MISPRISIONS (a term derived from the old French, mespris, a neglect or contempt) are, in the acceptation of our law, generally understood to be all such high offences as are under the degree of capital, but nearly bordering thereon : and it is said, that a misprision is contained in every treason and felony whatsoever; and that if the king so please, the offender may be proceeded against for the misprision onlya. And upon the same principle, while the jurisdiction of the starchamber subsisted, it was held that the king might remit a prosecution for treason, and cause the delinquent to be censured in that court, merely for a high misdemesnor : as happened in the case of Roger earl of Rutland, in 43 Eliz, who was concerned in the earl of Essex's rebellion. Misprisions are generally divided into two sorts; negative, which consist in the concealment of something which ought to be revealed ; and positive, which consist in the commission of something which ought not to be done.
I. Of the first, or negative kind, is what is called misprision of treason ; consisting in the bare knowledge and concealment
• Yearb. 2 Ric. III. 10. Staundf. Hudson of the court of star-chamP.C. 37. Kel. 71. Hal. P.C. 374. ber. Ms. in Mus. Brit. (1) 1 Hawk. P.C. c.20.
(1) This has been since published in the Collectanea Juridica. vol, ü. pp. 1-241. See post, p. 268.
of treason, without any degree of assent thereto: for any assent makes the party a principal traitor; as indeed the concealment, which was construed aiding and abetting, did at the common law: in like manner as the knowledge of a plot against the state, and not revealing it, was a capital crime at Florence and in other states of Italy. But it is now enacted by the statute 1 & 2 Ph. & M. c.10. that a bare concealment of treason shall be only held a misprision. This concealment becomes criminal, if the party apprized of the treason does not, as soon as conveniently may be, reveal it to some judge of assize or justice of the peace“. But if there be any probable circumstances of assent, as if one goes to a treasonable meeting, knowing before-band that a conspiracy is intended against the king; or, being in such company once by accident, and having heard such treasonable conspiracy, meets the same company again, and hears more of it, but conceals it; this is an implied assent in law, and makes the concealer guilty of actual high treason.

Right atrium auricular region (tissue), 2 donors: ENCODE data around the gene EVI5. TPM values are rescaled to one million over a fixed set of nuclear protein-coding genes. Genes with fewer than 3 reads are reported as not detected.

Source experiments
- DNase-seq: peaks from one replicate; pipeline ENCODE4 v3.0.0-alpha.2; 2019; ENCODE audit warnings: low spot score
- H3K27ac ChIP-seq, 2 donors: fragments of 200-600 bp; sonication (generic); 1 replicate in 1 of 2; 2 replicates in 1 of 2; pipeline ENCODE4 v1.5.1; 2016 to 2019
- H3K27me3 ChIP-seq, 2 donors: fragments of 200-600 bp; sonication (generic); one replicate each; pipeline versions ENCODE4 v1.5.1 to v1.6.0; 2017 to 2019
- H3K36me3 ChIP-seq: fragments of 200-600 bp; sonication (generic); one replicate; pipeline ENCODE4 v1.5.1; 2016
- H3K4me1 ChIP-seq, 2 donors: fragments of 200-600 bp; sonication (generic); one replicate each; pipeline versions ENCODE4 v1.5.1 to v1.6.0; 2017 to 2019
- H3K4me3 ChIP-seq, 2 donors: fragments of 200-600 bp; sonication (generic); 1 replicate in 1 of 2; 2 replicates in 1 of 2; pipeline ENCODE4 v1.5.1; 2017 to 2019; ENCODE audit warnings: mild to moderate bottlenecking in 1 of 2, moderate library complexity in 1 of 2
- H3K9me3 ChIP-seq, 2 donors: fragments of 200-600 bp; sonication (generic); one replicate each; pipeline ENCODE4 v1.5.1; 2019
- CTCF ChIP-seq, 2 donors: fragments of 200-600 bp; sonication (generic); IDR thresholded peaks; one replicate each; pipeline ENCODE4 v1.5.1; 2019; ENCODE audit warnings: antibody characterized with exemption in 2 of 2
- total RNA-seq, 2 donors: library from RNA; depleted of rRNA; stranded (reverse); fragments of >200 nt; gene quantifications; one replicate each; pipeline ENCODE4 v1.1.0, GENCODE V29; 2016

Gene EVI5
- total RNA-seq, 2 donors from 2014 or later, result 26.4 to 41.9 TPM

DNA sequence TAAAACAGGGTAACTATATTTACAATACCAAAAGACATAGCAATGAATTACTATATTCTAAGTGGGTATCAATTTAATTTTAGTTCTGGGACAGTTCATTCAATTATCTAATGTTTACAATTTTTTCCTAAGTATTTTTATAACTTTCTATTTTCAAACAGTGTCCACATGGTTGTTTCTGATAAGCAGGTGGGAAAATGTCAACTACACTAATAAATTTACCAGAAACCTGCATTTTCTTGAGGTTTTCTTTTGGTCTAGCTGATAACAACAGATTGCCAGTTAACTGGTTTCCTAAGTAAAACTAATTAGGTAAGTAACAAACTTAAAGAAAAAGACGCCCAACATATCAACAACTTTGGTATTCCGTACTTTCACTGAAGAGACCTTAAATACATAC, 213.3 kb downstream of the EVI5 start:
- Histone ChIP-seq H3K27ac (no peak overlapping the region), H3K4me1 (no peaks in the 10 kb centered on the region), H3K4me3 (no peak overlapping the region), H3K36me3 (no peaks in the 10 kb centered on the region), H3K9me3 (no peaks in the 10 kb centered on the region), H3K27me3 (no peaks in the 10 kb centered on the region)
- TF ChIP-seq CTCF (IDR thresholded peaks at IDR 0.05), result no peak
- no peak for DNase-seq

THERE is also one positive misprision of treason, created so by act of parliament. The statute 13 Eliz. c. 2. (2) enacts, that those who forge foreign coin [of gold or silver), not current in this kingdom, their aiders, abettors, and procurers, shall all be guilty of misprision of treason, For, though the law would not put foreign coin upon quite the same footing as our own; yet, if the circumstances of trade concur, the falsifying it may be attended with consequences almost equally pernicious to the public; as the counterfeiting of Portugal money would be at present; and therefore the law has made it an offence just below capital, and that is all. For the
< Guicciard. Hist. b. 3. & 13. .e1 Hawk. P. C. c. 20. s. 3. di Hal. P. C. 372.
(2) This ought to be 14 Eliz. c.3., and the author has been led into the mistake by implicitly copying Hawkins; but the 13 Eliz. c. 2. did also create a positive misprision of treason in the concealing the offer of a bulle, or instrument of reconciliation to the see of Rome, for six weeks after the offer made; and the 23 Eliz. c. 1. made the offence of aiding and maintaining those who had been guilty of the treasons constituted by that agt, liable only to the penalties of misprision of treason. By the word giders in this act, 14 Eliz. c. 3., Lord Hale says, are intended aiders of the fact, not aiders of the person, as receivers and comforters. H.P.C. 376.
punishment of misprision of treason is loss of the profits of lands during life, forfeiture of goods, and imprisonment during
life". Which total forfeiture of the goods was originally in[ 121 ) ficted while the offence amounted to principal treason, and of
course included in it a felony, by the common law; and therefore is no exception to the general rule laid down in a former chapter 5, that wherever an offence is punished by such total forfeiture, it is felony at the common law.
MISPRISION of felony is also the concealment of a felony which a man knows, but never assented to; for if he assented, this makes him either principal or accessory. And the punishment of this, in a public officer, by the statute Westm. 1. 3 Edw. I. c.9., is imprisonment for a year and a day; in a common person, imprisonment for a less, discretionary time; and, in both, fine and ransom at the king's pleasure: which pleasure of the king must be observed, once for all, not to signify any extrajudicial will of the sovereign, but such as is declared by his representatives, the judges in his courts of justice; « voluntas regis in curia, non in camera "." (3)
There is also another species of negative misprisions : namely, the concealing of treasure-trove, which belongs to the king or his grantees by prerogative royal : the concealment of which was formerly punishable by death'; (4) but now only by fine and imprisonment'.
II. MISPRISIONS, which are merely positive, are generally denominated contempts or high misdemesnors ; of which fi Hal. P. C. 374.
i Glan. 1.1. c. 2. & See pag. 94.
3 Inst. 133. h i Hal. P.C. 375.
(3) The words in the statute, applicable to a common person, are le Roy prendra a eux grevement, which Lord Coke explains, “ at the king's suit they shall be fined grievously and imprisoned.” But the statute with regard to common persons punishes only the “not suing and arresting felons at the summons of the sheriff, and cry of the county;" and seems hardly to apply to misprision of felony in them, as defined in the text. If the officer be unable to pay the fine, he shall be imprisoned three years. 2 Inst. 171.
(4) It is not clear, from the passage in Glanville, whether the punishment was death, or loss of member.